The LCGC Blog: Additive Addition in HPLC Eluents - - Chromatography Online
The LCGC Blog: Additive Addition in HPLC Eluents

The LCGC Blog

I’m often asked whether HPLC eluent additives should be added to one or both of the constituent mobile phase reservoirs - both organic and aqueous, when mixing gradients online. This is really a matter of reproducibility and robustness within the method.

We should start with a brief overview of the types of additive and their purpose:

Buffers – which consist of a weak acid or base and it’s salt in co-solution (phosphoric acid and disodium hydrogen orthophosphate for example) which are used to control retention behavior (by resisting pH changes) when the sample diluent and eluent mix at the head of the analytical column. This is important as, for ionisable analytes, the pH will control the degree of analyte ionsation and hence analyte retention and the selectivity of the separation. We should note here that the ionic strength of the eluent system is also controlled by the buffer strength.

Acids or bases – very often simple acids or bases are added to eluent systems to control pH. These are used for several reasons – primarily to shift the pH of the eluent to a place well away from the analyte pKa – to improve method robustness and resist changes to retention and selectivity with small changes in eluent pH. Addition of an acid to adjust the eluent to pH 2.5, for example, will cause basic species to be fully ionised and (most) acidic species to be non-ionised (ion suppressed) and their relative retention times will be shortened and lengthened respectively. Acid addition also helps to suppress the ionization of acidic surface silanol species of the silica support and so will also reduce the degree of peak tailing observed when chromatographic basic compounds.

Ion pair reagents – used much less frequently these days, these reagents act to either form ion pairs in solution with charged analytes, rendering them non ionic and therefore capable of retention in reversed phase mode, or adsorb to the stationary phase surface and undergo a type of ion exchange reaction with charged analytes – in practice a little of each mechanism occurs. The charge, nature of the hydrophobic moiety of the reagent and concentration in solution are all important factors in controlling retention and selectivity.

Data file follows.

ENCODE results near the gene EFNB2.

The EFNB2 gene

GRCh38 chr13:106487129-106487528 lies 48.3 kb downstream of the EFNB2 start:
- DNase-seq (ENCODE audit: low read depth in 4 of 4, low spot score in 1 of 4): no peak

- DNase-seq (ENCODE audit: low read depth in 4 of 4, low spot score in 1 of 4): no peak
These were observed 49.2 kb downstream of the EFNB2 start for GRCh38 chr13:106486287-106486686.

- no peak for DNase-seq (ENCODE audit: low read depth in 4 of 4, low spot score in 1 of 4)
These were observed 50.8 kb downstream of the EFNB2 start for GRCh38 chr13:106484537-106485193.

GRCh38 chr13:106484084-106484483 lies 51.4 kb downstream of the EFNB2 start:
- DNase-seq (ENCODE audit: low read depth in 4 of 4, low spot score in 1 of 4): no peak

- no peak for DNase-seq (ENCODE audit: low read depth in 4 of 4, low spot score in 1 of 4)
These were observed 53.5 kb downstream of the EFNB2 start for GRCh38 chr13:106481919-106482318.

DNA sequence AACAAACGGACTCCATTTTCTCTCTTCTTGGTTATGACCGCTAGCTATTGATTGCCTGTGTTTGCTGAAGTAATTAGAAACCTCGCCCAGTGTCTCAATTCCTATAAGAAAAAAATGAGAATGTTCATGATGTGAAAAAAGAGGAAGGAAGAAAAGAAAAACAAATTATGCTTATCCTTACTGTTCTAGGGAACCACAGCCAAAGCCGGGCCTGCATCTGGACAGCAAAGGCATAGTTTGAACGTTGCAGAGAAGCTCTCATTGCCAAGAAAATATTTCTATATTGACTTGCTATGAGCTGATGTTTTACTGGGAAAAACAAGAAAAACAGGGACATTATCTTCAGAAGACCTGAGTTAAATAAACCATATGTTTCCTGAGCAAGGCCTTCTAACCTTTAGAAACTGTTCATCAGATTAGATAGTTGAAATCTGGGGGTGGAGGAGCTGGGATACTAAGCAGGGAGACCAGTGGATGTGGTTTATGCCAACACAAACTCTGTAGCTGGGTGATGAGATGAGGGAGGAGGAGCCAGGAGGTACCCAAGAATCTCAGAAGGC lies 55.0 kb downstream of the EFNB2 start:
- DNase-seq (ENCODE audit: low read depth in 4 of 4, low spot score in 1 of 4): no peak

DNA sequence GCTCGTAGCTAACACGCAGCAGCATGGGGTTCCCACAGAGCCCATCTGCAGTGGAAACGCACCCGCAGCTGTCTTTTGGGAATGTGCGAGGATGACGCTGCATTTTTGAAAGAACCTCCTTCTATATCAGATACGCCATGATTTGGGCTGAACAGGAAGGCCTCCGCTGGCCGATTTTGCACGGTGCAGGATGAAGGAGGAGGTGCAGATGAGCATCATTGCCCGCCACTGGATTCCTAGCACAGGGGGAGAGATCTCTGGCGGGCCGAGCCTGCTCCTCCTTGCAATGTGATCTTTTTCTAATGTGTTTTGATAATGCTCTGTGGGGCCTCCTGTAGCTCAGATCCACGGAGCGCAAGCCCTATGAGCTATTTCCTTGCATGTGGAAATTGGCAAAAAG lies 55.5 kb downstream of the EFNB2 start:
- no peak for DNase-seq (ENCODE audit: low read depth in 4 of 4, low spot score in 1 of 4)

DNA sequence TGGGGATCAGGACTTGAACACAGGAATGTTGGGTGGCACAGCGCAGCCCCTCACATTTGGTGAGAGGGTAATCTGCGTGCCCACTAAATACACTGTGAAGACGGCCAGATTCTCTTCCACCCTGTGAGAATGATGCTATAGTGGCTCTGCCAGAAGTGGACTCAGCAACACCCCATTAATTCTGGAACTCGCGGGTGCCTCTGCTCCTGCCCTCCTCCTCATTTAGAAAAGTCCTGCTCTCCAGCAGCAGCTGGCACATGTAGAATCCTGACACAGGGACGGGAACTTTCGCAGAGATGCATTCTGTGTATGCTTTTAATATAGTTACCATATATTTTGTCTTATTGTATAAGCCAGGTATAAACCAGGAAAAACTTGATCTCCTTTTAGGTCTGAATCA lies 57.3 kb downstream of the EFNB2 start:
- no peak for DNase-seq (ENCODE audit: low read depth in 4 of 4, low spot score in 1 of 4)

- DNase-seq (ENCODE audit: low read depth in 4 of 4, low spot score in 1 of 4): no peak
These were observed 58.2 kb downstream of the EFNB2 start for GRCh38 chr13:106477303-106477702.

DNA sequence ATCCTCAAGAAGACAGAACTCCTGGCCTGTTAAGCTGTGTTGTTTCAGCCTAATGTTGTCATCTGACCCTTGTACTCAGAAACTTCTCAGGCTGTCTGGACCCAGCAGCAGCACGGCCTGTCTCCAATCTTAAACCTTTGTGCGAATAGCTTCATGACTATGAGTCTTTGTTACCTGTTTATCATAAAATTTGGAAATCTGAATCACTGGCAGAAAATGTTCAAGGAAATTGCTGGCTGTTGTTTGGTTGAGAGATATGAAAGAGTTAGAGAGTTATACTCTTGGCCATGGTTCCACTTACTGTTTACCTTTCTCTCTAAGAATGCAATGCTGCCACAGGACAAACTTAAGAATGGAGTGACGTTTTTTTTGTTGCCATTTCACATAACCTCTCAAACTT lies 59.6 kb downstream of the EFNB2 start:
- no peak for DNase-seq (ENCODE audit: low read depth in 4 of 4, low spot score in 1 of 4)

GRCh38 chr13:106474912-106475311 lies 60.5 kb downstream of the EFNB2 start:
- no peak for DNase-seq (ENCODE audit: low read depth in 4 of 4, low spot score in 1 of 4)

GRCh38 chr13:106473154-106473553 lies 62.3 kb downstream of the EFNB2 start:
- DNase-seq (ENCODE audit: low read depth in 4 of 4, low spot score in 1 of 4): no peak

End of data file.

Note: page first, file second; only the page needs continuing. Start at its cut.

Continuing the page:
Usually one adds the reagent to the aqueous portion of the mobile phase system – solubility of reagents is usually better (especially buffers at higher concentration), and pH measurements will yield a more sensible figure when measured in aqueous solution……

However – one should consider the effects of altering the concentration of the additive (during a gradient analysis where only the aqueous component has had reagent added) against its function in the experiment.

For example – if we are using a combination of ammonium formate and formic acid as a buffer system, a 0.1% w/w solution in the aqueous phase will result in a 0.05% solution in 50:50 water:methanol and 0.01% in 10:90 water:methanol and the concentration of the hydroxonium ions of the each of these solutions will be very different. Will this be enough to adequately control pH and therefore the retention and selectivity of the separation?

Similarly – if the ionic strength of the solution is important having the reagent controlling this parameter added to only one eluent reservoir will mean that the ionic strength of the eluent is not constant. Ionic strength is important when there is any electrostatic element to the separation (you’d be amazed how often this is true with standard reversed phase separations), but also in separations designed for this purpose – such as HILIC or more properly perhaps, mixed mode separations. Situations in which TFA or other acids or bases are acting as an ion pair reagent (i.e. or every situation when you have a weak acid or base present without a salt with a common ion) are also relevant in this context – especially with LC-MS systems. Having a constant concentration of the species present in solution, no matter the combination of organic and aqueous, can often make a big improvement in the reproducibility of analyte retention times and separation selectivity.

Ever wondered why the peak shape of early eluting polar compounds is a little better than those later in the gradient?? If you are only adding acid to the aqueous portion, the eluent will be more acidic (actually will contain a higher concentration of hydroxonium ions) at the start of the gradient in reversed phase mode, than at the end, if only adjusting pH of the aqueous component. Therefore the silanol groups will be slightly more suppressed and this, amongst several other factors, will be why the peak shape is slightly better due to the increased suppression of the acidic surface silanol groups.

OK – so it takes a little time to work up the solutions and it may mean that you can’t re-use the organic with a different analysis – but in the situations described above, it could solve a lot of issues that you may not even realize you had!

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